Air Quality & Health
The proposed facility would be designed and operated under strict controls placed upon it by European directives and national government, in particular the Scottish Environment Protection Agency.
Energy from Waste plants are today operating safely and efficiently across the UK and the rest of the world.
The air quality and health concerns relating to EfW that are sometimes raised have been tried and tested by genuine experts in both planning and health arenas time and time again.
In terms of policy and internationally accepted, properly funded and reviewed research, the following documents are notable, and should provide reassurance:
Review of Environmental and Health Effects of Waste Management
May 2004 (see Library for more information)
“…the weight of evidence from the studies so far is that present-day practice for managing municipal solid waste has at most a minor effect on human health and the environment.”
The review “did not find a link between the current generation of municipal solid waste incinerators and health effects”. It stated that “the current generation of waste incinerators result in much lower levels of exposure to pollutants and no evidence for a link between the current generation of incinerators and the incidence of cancer, respiratory diseases and birth defects was found”.
A November 2005 study of Municipal Solid Waste Incineration by the UK Health Protection Agency
This study concluded that “...provided they (incinerators) comply with modern regulatory requirements, such as the Waste Incineration Directive, they should contribute little to the concentrations of monitored pollutants in ambient air. Epidemiological studies, and the risk estimates based on estimated exposures, indicate that the emissions from such incinerators have little effect on health”.
Flue gas cleaning
In all modern EfW facilities, including the proposed facility at Oxwellmains, combustion gases are thoroughly cleaned before they are released to atmosphere, using a special system designed for the treatment of acid gases.
Hydrated lime and activated carbon neutralise acid components and absorb heavy metals, dioxins, furans and Volatile Organic Compounds (VOCs).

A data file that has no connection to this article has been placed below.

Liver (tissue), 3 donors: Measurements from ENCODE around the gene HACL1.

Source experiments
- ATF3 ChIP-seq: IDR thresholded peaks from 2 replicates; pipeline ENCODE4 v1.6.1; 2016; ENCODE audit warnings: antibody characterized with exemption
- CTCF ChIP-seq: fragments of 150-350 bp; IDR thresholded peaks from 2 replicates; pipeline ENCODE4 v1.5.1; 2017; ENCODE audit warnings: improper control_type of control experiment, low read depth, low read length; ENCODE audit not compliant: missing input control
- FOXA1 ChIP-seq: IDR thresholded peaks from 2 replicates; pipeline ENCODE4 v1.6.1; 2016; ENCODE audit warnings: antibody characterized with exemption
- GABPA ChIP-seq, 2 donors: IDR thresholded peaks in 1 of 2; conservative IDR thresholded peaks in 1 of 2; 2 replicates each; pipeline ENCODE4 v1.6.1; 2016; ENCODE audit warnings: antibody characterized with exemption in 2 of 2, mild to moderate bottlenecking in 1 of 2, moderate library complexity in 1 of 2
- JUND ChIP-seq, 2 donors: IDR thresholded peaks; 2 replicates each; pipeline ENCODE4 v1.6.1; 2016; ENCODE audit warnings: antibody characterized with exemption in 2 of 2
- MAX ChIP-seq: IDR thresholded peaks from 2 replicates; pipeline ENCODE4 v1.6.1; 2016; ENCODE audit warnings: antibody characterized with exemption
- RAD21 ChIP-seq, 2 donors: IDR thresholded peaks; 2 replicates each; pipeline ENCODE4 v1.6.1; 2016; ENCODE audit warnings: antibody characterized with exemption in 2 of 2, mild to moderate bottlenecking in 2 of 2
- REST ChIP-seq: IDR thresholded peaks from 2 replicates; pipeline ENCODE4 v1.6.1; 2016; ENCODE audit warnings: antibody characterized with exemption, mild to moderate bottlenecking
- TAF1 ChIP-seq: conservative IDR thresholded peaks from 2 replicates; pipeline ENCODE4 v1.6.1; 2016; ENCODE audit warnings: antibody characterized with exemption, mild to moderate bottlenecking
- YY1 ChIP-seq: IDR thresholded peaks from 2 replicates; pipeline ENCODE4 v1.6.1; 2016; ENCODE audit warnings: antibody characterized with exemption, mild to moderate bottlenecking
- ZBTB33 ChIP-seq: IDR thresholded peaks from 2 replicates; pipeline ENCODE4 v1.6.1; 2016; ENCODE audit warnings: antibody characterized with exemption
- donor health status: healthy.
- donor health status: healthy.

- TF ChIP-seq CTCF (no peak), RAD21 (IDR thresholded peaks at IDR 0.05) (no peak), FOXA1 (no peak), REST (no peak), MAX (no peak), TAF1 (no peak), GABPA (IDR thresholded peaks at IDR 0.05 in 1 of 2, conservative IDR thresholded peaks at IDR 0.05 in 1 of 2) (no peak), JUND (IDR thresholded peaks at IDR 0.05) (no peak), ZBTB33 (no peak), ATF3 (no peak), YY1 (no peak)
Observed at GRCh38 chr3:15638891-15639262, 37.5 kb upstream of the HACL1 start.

These reactions begin inside the ducting, and continue on the bags of the fabric filter. The remaining dust and the reaction products are collected on the bags in the bag filter and collected for disposal. Clean flue gases then exit the bag filter and are discharged through the stack.
The flue gas treatment system has been designed to comply with the defined standards of the EC Directive on Waste Incineration (2000/75/EC). Compliance will be enforced by the Scottish Environment Protection Agency (SEPA), through the PPC Permit.
Particulate Matter 2.5 (PM 2.5)
The advanced filter techniques to be employed at the facility will efficiently remove particles, including some of the smallest PM 2.5, from the flue gases using baghouse filters.
Local residents have raised concerns about the issue of PM 2.5 and links to cancer and respiratory illnesses; it is therefore worthwhile exploring this issue in detail.
PM 2.5 (or Particulate Matter 2.5), refers to tiny particles or droplets in the air that are two and a half microns or less in width. The widths of the larger particles in the PM 2.5 size range would be about thirty times smaller than that of a human hair.
These particles are not unique to EfW processes. All combustion processes, including car engines, industrial processes, open fires and barbeques give rise to these.
The efficient filters to be employed at the proposed facility will stop all such particles from entering the atmosphere. Instead the PM 2.5 will be safely collected and disposed of.
To provide further reassurance, it has been calculated that PM 2.5 emissions from the proposed plant would be less than one per cent of those permitted under proposed strict local air quality standards, which are currently being adopted and will come into force in 2020.
The overwhelming weight of scientific opinion is that there are no long or short term health effects for local residents or the wider community as a result of PM 2.5 from modern state of the art EfW facilities, such as Viridor is proposing.
More information and scientific studies are documented in the Library on this website.
Control of odour
Because of the nature of the EfW process, the only possibility of odorous emissions would be from the waste reception hall.
All such emissions will be avoided by maintaining negative air pressure within the building so that any dust or odours are drawn into the building along with the air necessary for combustion.
Dust or odour carrying gases will be destroyed in the EfW process, virtually eliminating the possibility of odour outside the facility.
This waste reception area, and indeed, the entire site, will also be subject to high standards of ‘housekeeping’ and standard pest control measures.